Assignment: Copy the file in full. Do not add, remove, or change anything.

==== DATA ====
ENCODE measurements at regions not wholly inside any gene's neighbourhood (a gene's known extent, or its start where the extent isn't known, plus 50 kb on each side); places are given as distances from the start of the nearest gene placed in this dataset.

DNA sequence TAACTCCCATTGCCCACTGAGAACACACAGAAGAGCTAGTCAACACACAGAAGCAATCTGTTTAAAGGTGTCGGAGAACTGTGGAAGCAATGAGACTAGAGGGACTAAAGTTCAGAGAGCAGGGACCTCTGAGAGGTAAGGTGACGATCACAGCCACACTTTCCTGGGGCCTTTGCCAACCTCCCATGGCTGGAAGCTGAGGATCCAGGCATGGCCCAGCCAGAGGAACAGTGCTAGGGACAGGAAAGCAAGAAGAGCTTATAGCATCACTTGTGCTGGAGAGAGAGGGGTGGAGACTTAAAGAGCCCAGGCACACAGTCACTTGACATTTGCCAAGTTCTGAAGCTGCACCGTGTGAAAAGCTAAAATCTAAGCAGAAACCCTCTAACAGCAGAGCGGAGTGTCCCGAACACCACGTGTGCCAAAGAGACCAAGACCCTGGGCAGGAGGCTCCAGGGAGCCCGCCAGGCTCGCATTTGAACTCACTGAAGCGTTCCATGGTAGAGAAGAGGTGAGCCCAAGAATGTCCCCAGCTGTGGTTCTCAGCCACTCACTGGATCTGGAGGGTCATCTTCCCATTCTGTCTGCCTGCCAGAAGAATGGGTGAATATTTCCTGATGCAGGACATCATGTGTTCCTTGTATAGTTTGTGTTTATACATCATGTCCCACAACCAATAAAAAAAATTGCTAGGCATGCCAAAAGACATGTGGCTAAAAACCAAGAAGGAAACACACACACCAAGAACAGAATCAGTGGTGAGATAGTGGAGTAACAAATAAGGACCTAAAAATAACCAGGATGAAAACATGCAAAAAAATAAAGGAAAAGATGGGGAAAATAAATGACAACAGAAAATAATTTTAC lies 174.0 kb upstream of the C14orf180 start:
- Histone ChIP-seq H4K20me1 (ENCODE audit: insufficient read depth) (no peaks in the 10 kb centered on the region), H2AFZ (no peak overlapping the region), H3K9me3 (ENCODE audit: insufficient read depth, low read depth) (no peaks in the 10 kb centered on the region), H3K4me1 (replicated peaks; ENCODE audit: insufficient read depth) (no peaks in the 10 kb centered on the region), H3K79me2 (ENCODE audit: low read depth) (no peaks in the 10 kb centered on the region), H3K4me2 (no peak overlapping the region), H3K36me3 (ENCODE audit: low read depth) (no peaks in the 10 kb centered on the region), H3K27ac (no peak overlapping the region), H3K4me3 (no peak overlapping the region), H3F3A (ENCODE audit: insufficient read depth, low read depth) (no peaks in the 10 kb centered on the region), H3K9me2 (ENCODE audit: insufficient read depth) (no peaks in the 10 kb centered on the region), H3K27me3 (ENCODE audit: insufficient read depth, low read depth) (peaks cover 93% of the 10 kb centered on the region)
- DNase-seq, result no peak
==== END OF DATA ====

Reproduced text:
ENCODE measurements at regions not wholly inside any gene's neighbourhood (a gene's known extent, or its start where the extent isn't known, plus 50 kb on each side); places are given as distances from the start of the nearest gene placed in this dataset.

DNA sequence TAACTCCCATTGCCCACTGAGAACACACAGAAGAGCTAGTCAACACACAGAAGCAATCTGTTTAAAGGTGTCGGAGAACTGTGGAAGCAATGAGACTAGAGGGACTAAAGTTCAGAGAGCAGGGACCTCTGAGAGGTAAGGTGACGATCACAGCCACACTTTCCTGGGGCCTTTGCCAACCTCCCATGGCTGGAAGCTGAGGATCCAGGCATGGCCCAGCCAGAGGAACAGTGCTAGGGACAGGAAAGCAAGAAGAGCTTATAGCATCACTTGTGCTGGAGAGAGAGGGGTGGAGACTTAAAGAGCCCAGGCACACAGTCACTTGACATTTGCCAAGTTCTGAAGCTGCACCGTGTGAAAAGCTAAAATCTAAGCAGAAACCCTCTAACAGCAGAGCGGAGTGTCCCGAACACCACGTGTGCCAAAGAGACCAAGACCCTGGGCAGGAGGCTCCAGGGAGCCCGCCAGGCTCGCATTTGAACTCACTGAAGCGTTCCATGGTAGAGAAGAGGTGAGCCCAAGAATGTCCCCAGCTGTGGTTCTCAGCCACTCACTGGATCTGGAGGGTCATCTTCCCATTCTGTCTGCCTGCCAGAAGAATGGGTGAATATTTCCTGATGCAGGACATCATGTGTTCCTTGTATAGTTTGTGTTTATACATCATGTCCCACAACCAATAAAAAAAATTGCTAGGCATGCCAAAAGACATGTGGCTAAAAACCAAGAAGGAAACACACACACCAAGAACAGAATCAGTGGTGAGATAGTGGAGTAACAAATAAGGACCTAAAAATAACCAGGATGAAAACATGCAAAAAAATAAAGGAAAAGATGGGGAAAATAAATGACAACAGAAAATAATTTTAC lies 174.0 kb upstream of the C14orf180 start:
- Histone ChIP-seq H4K20me1 (ENCODE audit: insufficient read depth) (no peaks in the 10 kb centered on the region), H2AFZ (no peak overlapping the region), H3K9me3 (ENCODE audit: insufficient read depth, low read depth) (no peaks in the 10 kb centered on the region), H3K4me1 (replicated peaks; ENCODE audit: insufficient read depth) (no peaks in the 10 kb centered on the region), H3K79me2 (ENCODE audit: low read depth) (no peaks in the 10 kb centered on the region), H3K4me2 (no peak overlapping the region), H3K36me3 (ENCODE audit: low read depth) (no peaks in the 10 kb centered on the region), H3K27ac (no peak overlapping the region), H3K4me3 (no peak overlapping the region), H3F3A (ENCODE audit: insufficient read depth, low read depth) (no peaks in the 10 kb centered on the region), H3K9me2 (ENCODE audit: insufficient read depth) (no peaks in the 10 kb centered on the region), H3K27me3 (ENCODE audit: insufficient read depth, low read depth) (peaks cover 93% of the 10 kb centered on the region)
- DNase-seq, result no peak